functormonad: Monads on category of Functors
This package provides FFunctor
and FMonad
,
each corresponds to Functor
and Monad
but higherorder.

a Functor f 
a FFunctor ff 
Takes 
a :: Type 
g :: Type > Type , Functor g 
Makes 
f a :: Type 
ff g :: Type > Type , Functor (ff g) 
Methods 
fmap :: (a > b) > f a > f b 
ffmap :: (Functor g, Functor h) => (g ~> h) > (ff g ~> ff h) 

a Monad m 
a FMonad mm 
Superclass 
Functor 
FFunctor 
Methods 
return = pure :: a > m a 
fpure :: (Functor g) => g ~> mm g 

(=<<) :: (a > m b) > m a > m b 
fbind :: (Functor g, Functor h) => (g ~> mm h) > (mm g ~> mm h) 

join :: m (m a) > m a 
fjoin :: (Functor g) => mm (mm g) ~> mm g 
See also: https://viercc.github.io/blog/posts/20200823fmonad.html (Japanese article)
Motivational examples
Many types defined in base and popolar libraries like
transformers take a parameter expecting a Functor
.
Here are two, simple examples.
 From "base", Data.Functor.Sum
data Sum f g x = InL (f x)  InR (g x)
instance (Functor f, Functor g) => Functor (Sum f g)
 From "transformers", Control.Monad.Trans.Reader
newtype ReaderT r m x = ReaderT { runReaderT :: r > m x }
instance (Functor m) => Functor (ReaderT r m)
These types often have a way to map a natural transformation, an arrow between two Functor
s,
over that parameter.
 The type of natural transformations
type (~>) f g = forall x. f x > g x
mapRight :: (g ~> g') > Sum f g ~> Sum f g'
mapRight _ (InL fx) = InL fx
mapRight nt (InR gx) = InR (nt gx)
mapReaderT :: (m a > n b) > ReaderT r m a > ReaderT r n b
 mapReaderT can be used to map natural transformation
mapReaderT' :: (m ~> n) > (ReaderT r m ~> ReaderT r n)
mapReaderT' naturalTrans = mapReaderT naturalTrans
The type class FFunctor
abstracts type constructors equipped with such a function.
class (forall g. Functor g => Functor (ff g)) => FFunctor ff where
ffmap :: (Functor g, Functor h) => (g ~> h) > ff g x > ff h x
ffmap :: (Functor g, Functor g') => (g ~> g') > Sum f g x > Sum f g' x
ffmap :: (Functor m, Functor n) => (m ~> n) > ReaderT r m x > ReaderT r n x
Not all but many FFunctor
instances can, in addition to ffmap
, support Monad
like operations.
This package provide another type class FMonad
to represent such operations.
class (FFunctor mm) => FMonad mm where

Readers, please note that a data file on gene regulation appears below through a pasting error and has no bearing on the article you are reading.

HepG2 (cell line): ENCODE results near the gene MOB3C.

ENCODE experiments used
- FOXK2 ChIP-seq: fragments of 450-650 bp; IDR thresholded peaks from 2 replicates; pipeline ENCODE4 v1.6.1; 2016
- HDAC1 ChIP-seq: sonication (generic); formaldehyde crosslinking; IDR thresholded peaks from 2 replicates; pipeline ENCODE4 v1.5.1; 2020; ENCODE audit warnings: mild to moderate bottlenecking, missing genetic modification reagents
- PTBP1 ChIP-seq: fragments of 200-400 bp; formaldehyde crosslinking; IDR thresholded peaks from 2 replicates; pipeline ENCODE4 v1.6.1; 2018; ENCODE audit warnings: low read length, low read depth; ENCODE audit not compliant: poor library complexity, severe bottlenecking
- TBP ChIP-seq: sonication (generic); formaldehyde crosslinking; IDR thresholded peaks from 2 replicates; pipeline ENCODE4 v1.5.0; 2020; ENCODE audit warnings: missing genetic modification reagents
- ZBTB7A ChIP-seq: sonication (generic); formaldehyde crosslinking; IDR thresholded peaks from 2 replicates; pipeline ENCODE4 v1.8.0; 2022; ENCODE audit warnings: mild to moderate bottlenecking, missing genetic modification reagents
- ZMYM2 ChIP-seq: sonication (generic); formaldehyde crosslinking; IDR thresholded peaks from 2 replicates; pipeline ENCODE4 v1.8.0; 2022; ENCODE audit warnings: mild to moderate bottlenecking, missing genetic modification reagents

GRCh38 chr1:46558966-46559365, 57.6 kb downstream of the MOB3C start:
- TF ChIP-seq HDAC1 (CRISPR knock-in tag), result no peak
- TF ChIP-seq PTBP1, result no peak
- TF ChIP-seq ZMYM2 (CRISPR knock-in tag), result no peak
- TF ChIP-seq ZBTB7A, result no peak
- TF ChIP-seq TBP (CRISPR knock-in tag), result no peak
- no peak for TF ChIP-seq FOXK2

fpure :: (Functor g) => g ~> mm g
fbind :: (Functor g, Functor h) => (g ~> ff h) > ff g a > ff h a
Both of the above examples, Sum
and ReaderT r
, have FMonad
instances.
instance Functor f => FMonad (Sum f) where
fpure :: (Functor g) => g ~> Sum f g
fpure = InR
fbind :: (Functor g, Functor h) => (g ~> Sum f h) > Sum f g a > Sum f h a
fbind _ (InL fa) = InL fa
fbind k (InR ga) = k ga
instance FMonad (ReaderT r) where
fpure :: (Functor m) => m ~> ReaderT r m
 return :: x > (e > x)
fpure = ReaderT . return
fbind :: (Functor m, Functor n) => (m ~> ReaderT r n) > ReaderT r m a > ReaderT r n a
 join :: (e > e > x) > (e > x)
fbind k = ReaderT . (>>= runReaderT . k) . runReaderT
Comparison against similar type classes
There are packages with very similar type classes, but they are more or less different to this package.

From hkd: FFunctor
There is a class named FFunctor
in hkd
package too. It represents a functor from /category of type constructors/ k > Type
to
the category of usual types and functions.
Since it is not an endofunctor, there can be no Monad
like classes on them.
Another package rank2classes also provides the same class Rank2.Functor
.

From mmorph: MFunctor
, MMonad
MFunctor
is a class for endofunctors on the category of Monad
s and monad homomorphisms.
If T
is a MFunctor
, it takes a Monad m
and constructs Monad (T m)
,
and its hoist
method takes a Monad morphism m ~> n
and returns a new Monad morphism T m ~> T n
.
On the other hand, this library is about endofunctors on the category of Functor
s and natural transformations,
which are similar but definitely distinct concept.
For example, Sum f
in the example above is not an instance of MFunctor
, since there are no general way to make Sum f m
a Monad
for arbitrary Monad m
.
instance Functor f => FFunctor (Sum f)
instance Functor f => MFunctor (Sum f)  Can be written, but it will violate the requirement to be MFunctor

From indexcore: IFunctor
, IMonad
They are endofunctors on the category of type constructors of kind k > Type
and polymorphic functions t :: forall (x :: k). f x > g x
.
While any instance of FFunctor
from this package can be faithfully represented as a IFunctor
, some instances can't be an instance of IFunctor
as is.
Most notably, Free can't be an instance of IFunctor
directly,
because Free
needs Functor h
to be able to implement fmapI
, the method of IFunctor
.
class IFunctor ff where
fmapI :: (g ~> h) > (ff g ~> ff h)
There exists a workaround: you can use another representation of Free f
which doesn't require Functor f
to be a Functor
itself,
for example Program
from operational package.
This package avoids the neccesity of the workaround by admitting the restriction that the parameter of FFunctor
must always be a Functor
.
Therefore, FFunctor
gives up instances which don't take Functor
parameter, for example, a type constructor F
with kind F :: (Nat > Type) > Nat > Type
.

From functorcombinators: HFunctor
, Inject
, HBind
This package can be thought of as a more developed version of indexcore
, since they share the base assumption.
The tradeoff between this package is the same: some FFunctor
instances can only be HFunctor
via alternative representations.
Same applies for FMonad
versus Inject + HBind
.